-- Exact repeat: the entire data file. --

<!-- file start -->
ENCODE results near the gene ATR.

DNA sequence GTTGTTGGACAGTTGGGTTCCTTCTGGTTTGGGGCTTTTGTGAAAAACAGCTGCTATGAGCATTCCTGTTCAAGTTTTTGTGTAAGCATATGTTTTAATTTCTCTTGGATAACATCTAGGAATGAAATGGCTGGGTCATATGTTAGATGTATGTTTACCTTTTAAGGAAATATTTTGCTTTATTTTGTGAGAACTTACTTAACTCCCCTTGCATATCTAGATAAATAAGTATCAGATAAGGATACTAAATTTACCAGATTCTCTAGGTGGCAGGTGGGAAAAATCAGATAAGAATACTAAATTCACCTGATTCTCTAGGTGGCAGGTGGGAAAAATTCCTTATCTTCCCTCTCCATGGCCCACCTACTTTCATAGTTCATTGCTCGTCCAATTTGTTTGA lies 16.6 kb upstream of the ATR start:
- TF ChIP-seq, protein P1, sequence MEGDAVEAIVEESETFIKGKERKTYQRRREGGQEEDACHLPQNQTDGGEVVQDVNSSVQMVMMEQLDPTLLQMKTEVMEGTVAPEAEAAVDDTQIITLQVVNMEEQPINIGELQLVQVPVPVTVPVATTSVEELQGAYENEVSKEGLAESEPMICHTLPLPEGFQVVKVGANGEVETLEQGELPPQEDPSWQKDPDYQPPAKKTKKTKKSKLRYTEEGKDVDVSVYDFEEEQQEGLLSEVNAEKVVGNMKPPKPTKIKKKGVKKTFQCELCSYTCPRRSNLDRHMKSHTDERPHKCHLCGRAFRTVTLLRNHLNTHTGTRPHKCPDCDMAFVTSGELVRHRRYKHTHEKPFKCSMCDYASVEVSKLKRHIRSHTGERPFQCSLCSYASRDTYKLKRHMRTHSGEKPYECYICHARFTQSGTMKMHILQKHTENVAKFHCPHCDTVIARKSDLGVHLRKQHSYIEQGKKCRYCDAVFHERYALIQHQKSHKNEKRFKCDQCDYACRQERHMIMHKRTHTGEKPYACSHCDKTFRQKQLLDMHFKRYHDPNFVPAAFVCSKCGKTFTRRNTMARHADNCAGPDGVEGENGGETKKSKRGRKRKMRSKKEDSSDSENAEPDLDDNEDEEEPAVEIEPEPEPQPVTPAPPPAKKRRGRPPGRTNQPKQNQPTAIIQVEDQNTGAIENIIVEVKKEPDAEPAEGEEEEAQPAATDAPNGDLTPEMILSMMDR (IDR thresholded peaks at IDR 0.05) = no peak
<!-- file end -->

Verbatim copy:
ENCODE results near the gene ATR.

DNA sequence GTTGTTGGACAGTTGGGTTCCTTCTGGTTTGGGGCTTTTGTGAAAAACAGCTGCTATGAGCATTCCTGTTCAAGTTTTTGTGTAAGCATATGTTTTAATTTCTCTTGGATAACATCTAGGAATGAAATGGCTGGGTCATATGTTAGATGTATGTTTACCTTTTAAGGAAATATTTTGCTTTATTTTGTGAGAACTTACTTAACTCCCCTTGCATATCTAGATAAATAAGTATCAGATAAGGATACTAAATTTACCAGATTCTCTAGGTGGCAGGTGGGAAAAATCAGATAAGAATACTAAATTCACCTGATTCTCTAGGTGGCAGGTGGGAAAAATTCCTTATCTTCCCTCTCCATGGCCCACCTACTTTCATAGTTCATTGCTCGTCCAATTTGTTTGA lies 16.6 kb upstream of the ATR start:
- TF ChIP-seq, protein P1, sequence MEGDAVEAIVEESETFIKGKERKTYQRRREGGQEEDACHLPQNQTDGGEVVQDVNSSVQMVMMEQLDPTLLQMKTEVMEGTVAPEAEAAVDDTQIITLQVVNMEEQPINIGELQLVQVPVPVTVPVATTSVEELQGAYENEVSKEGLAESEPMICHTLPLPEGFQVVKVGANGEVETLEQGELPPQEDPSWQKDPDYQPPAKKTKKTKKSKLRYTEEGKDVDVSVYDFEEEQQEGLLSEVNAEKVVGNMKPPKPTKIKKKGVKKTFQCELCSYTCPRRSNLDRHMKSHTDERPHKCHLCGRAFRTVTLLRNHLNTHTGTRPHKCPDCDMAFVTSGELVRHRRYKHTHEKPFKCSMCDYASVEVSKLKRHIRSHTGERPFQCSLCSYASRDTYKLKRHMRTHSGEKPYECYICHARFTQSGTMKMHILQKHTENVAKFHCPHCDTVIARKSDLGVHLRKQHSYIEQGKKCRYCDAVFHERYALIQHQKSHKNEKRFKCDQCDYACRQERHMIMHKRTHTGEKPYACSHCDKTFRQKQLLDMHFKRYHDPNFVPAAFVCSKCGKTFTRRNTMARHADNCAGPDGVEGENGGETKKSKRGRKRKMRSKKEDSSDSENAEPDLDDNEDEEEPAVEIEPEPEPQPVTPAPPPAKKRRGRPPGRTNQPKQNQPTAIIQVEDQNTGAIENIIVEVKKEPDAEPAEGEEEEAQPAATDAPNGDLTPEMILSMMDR (IDR thresholded peaks at IDR 0.05) = no peak